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With the US dollar being valued at 5% more than the Canadian dollar, those cost estimates for nuclear seem really weird. Any word on why they've gone up by so much, except the weak dollar? Manufacturing supply crunch?

Further, I've heard rumours that nuclear is being put off because of idiotic plans of privatising AECL, (which is essentially a death sentence as the CANDU tech needs a reference customer, and really insane in the middle of a recession, it's not like they're going to be payed top dollar).

Peak oil is not an energy crisis. It is a liquid fuel crisis.

by Starvid on Thu Jul 30th, 2009 at 08:15:46 PM EST
Starvid,

The US and Canadian dollars have been shifting around in value a lot of late; two weeks ago it was 1 USD to 1.16 CAN, now it's 1 USD to 1.07 CAN - see http://www.x-rates.com/d/CAD/USD/graph120.html.

This will make the Feed-In Law, which is all about stable prices in CAN dollars, somewhat variable in terms of the USD. I'm sure that some speculators have noticed that one, and will play it to the hilt.

As for reactors and their costs, a number of articles have pointed out that very high discount rates are needed in the US due to the many uncertainties associated with projects that can take 10 years of more to install. Furthermore, a lot of the industrial infrastructure that was available to manufacture the many custom parts (such as those enormous steam boilers (hot water to steam) that tend to be made out of Inconel) has been toasted/gone belly up, part of the many factories that have gone kaputz in the last decade or so, along with the associated jobs (For the US, where a lot of those parts for Canadian reactors would be made, 40,000 factories and 6 million jobs in the last decade). So there are hordes of special parts that will be tough to manufacture anymore, at least in the US and Canada. And then there is the engineering and construction for these big projects...those who used to do this are out of practice, to say the least.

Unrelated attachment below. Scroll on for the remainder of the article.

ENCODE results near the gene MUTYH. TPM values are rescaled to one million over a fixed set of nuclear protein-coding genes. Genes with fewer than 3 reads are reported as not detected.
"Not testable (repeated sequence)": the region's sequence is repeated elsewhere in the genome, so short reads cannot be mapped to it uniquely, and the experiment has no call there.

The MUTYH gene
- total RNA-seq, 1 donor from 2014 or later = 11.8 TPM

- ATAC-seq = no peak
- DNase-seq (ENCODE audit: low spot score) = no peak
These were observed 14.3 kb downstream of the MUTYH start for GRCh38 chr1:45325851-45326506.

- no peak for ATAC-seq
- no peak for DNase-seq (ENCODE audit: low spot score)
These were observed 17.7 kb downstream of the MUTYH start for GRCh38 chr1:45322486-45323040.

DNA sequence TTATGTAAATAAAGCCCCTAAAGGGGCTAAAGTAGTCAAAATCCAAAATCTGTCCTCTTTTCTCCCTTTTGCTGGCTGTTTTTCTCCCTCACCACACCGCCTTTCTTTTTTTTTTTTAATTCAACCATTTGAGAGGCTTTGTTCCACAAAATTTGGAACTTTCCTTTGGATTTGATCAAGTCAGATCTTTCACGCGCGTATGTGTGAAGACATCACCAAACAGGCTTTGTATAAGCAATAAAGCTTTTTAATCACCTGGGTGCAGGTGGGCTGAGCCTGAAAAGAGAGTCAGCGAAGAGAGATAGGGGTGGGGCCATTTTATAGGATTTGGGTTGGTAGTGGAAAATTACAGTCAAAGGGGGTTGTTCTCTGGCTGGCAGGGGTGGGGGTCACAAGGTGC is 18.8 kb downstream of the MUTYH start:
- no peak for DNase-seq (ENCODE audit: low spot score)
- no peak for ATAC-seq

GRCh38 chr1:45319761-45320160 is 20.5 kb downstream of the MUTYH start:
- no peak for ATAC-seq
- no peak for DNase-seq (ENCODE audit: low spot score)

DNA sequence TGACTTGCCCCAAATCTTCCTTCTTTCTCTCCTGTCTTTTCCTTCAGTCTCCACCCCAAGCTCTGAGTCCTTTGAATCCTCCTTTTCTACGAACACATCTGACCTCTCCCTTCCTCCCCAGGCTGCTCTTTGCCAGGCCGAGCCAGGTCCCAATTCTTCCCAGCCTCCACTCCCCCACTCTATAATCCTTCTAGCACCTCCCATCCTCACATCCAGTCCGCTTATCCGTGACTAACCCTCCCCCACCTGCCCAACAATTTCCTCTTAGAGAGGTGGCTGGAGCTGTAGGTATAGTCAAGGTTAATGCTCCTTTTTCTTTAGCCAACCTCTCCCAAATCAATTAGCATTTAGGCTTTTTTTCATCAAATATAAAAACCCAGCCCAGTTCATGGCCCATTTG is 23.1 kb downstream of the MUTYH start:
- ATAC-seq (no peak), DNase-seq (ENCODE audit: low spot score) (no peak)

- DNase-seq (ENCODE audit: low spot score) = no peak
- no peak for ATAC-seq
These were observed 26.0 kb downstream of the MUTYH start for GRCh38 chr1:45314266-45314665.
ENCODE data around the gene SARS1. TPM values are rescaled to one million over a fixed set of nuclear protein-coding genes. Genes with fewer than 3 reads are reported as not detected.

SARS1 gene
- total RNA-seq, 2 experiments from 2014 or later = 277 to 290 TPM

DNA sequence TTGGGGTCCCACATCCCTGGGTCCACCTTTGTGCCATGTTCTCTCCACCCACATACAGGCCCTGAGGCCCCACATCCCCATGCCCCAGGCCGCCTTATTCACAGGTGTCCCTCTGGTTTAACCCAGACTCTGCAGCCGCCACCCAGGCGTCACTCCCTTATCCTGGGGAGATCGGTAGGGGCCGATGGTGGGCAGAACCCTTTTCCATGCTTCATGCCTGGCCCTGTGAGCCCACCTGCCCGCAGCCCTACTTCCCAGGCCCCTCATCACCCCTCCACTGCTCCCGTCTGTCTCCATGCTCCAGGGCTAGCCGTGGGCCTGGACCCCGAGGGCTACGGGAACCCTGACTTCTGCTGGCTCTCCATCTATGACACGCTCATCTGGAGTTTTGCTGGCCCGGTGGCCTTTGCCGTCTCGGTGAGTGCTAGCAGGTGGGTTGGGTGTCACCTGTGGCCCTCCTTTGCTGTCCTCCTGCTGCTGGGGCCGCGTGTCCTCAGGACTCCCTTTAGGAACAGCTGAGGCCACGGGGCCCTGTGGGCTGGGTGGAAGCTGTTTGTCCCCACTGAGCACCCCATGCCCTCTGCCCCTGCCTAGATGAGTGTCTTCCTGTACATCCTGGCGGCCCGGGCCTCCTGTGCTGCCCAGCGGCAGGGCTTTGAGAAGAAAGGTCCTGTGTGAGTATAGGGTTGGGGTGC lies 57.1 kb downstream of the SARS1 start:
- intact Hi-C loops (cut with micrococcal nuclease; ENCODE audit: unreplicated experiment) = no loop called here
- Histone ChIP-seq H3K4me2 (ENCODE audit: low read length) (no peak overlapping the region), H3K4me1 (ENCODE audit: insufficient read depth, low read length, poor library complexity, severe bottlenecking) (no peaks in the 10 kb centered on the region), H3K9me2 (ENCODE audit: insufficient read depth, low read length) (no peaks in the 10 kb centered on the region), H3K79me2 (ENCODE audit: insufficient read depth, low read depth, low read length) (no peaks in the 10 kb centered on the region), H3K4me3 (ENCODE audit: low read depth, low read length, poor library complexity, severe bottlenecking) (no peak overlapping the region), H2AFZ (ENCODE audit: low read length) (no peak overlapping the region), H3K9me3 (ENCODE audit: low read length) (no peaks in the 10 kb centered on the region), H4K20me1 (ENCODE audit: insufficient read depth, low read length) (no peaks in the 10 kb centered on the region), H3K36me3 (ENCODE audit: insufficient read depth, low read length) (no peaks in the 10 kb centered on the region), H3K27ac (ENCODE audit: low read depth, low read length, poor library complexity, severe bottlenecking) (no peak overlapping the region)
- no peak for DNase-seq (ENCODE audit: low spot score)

But more important, why would Canada, with a wind resource capable of producing several Terawatts of electricity in a country with only 30 million people ever need nukes? And as for pumped hydro capacity - Ontario has scads of it, especially on the shoreline of Lake Superior, and along the Niagara Escarpment (near Owen Sound/Lake Huron), for starts. And they could always buffer with NY and Quebec. Nukes have put the Province of Ontario deeply in debt, and as one who drinks Great Lakes water, I don't appreciate having these potential leakers (US and Canadian side) using lake water for cooling. They have a history of leaking, and they really leak money like there is no tomorrow. Ontario Power Generation could get better value for its investments if it plunked down $20 billion on wind and pumped hydro storage for the province, instead of conjuring up a need for nukes. Plus, with the neo-depression, electricity demand is down, not up, kinda trashing the argument for more power. But, there is the need to replace the coal burners for the province....and wind/pumped hydro would do a better job at that. For example, see http://wagengineering.blogspot.com/2009/07/windy-way.html. Rumor has it that OPG was paying people to take their nuke electricity this spring, due to supply-demand...imbalances....

Nb41

by nb41 on Fri Jul 31st, 2009 at 10:51:48 PM EST
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